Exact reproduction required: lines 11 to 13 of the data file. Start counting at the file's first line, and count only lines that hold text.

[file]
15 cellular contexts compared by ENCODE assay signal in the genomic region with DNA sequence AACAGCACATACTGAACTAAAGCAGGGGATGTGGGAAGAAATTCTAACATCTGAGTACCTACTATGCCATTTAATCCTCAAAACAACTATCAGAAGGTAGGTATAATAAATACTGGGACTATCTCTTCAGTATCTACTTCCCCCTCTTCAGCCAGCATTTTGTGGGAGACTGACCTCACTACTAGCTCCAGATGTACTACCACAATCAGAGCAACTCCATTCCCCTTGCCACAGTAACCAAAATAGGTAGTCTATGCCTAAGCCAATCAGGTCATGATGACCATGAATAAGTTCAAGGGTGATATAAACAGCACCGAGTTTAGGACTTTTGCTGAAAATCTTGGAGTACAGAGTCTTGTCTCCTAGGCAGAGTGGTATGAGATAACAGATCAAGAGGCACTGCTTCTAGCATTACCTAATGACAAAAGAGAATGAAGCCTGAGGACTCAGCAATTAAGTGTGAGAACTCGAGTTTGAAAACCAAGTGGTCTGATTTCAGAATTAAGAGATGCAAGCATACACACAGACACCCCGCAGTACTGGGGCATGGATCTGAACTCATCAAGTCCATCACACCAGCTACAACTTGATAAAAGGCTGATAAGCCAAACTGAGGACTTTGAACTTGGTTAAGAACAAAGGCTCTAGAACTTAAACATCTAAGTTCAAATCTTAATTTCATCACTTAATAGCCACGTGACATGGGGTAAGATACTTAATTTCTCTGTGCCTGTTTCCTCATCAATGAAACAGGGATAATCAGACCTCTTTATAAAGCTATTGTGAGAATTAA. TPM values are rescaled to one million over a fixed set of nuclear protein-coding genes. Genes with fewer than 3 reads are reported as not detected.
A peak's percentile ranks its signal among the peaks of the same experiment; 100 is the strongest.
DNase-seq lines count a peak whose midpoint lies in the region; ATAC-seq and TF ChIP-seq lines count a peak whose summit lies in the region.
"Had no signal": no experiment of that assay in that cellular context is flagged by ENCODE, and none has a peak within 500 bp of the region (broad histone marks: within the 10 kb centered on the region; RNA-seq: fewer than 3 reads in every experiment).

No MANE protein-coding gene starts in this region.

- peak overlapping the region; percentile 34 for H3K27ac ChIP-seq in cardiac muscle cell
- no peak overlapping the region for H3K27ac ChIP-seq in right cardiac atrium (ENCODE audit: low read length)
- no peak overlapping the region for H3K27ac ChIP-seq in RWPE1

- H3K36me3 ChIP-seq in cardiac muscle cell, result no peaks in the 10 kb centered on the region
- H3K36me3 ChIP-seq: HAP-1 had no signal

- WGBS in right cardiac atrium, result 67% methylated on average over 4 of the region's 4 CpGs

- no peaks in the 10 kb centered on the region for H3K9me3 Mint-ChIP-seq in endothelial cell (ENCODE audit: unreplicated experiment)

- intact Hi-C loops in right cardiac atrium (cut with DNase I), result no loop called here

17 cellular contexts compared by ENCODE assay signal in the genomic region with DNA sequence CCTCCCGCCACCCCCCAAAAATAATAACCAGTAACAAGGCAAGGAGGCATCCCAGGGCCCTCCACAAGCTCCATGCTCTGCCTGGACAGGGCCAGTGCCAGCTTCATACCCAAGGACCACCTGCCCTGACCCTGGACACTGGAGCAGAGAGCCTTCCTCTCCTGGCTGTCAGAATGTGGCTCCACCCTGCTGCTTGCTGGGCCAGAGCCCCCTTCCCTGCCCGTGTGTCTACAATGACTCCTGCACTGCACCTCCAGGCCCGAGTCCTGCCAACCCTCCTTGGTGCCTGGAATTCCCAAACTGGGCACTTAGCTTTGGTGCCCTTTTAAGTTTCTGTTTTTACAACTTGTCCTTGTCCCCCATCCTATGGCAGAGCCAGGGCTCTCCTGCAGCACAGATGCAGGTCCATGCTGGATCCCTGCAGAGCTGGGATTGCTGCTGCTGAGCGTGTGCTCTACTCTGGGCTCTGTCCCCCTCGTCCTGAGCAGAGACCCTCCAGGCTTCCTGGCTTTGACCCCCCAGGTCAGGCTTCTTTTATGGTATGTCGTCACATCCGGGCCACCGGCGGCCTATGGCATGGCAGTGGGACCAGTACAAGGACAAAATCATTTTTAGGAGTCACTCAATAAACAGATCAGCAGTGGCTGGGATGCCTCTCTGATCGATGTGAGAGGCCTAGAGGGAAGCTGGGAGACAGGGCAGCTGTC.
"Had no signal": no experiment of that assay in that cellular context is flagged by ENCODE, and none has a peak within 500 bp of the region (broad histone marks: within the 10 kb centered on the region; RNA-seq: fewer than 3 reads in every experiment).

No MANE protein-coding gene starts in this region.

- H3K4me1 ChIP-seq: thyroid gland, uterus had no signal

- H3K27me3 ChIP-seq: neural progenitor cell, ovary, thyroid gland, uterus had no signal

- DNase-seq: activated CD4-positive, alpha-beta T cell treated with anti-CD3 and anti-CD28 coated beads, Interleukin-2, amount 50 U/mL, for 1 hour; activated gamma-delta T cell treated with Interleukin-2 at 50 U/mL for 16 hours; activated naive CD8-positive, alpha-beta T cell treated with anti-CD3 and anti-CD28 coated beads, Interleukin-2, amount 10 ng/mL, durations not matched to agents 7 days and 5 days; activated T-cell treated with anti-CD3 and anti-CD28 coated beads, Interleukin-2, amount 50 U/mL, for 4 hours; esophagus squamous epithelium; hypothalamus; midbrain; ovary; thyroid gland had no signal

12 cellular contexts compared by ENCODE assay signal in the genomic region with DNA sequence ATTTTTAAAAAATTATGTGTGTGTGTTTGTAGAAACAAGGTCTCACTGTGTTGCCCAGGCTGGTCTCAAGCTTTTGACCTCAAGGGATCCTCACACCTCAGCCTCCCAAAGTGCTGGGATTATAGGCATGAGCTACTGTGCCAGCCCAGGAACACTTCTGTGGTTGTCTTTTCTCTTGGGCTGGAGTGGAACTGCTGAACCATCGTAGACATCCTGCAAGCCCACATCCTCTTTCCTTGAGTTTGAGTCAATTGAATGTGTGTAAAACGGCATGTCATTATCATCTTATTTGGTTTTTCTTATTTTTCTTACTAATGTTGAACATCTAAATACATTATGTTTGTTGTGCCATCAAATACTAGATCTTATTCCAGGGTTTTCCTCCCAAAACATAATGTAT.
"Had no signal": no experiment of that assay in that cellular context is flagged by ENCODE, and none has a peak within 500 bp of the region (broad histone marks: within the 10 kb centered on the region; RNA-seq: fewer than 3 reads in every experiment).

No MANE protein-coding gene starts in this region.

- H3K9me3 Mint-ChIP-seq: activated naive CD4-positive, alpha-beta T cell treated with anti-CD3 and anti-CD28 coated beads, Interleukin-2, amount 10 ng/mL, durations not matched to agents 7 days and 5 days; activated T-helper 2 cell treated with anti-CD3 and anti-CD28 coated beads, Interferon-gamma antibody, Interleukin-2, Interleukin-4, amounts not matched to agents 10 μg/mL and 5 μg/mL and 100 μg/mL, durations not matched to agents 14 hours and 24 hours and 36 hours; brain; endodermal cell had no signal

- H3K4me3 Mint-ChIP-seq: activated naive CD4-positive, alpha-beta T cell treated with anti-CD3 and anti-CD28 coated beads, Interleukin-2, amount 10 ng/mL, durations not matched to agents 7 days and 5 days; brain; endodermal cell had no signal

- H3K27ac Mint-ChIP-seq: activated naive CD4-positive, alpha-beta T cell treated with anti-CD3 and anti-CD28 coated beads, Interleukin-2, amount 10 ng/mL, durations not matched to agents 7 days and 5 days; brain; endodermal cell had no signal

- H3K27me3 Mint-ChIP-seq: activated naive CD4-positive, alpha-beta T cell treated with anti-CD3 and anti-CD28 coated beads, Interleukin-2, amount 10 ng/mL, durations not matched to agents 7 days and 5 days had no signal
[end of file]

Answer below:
- WGBS in right cardiac atrium, result 67% methylated on average over 4 of the region's 4 CpGs

- no peaks in the 10 kb centered on the region for H3K9me3 Mint-ChIP-seq in endothelial cell (ENCODE audit: unreplicated experiment)

- intact Hi-C loops in right cardiac atrium (cut with DNase I), result no loop called here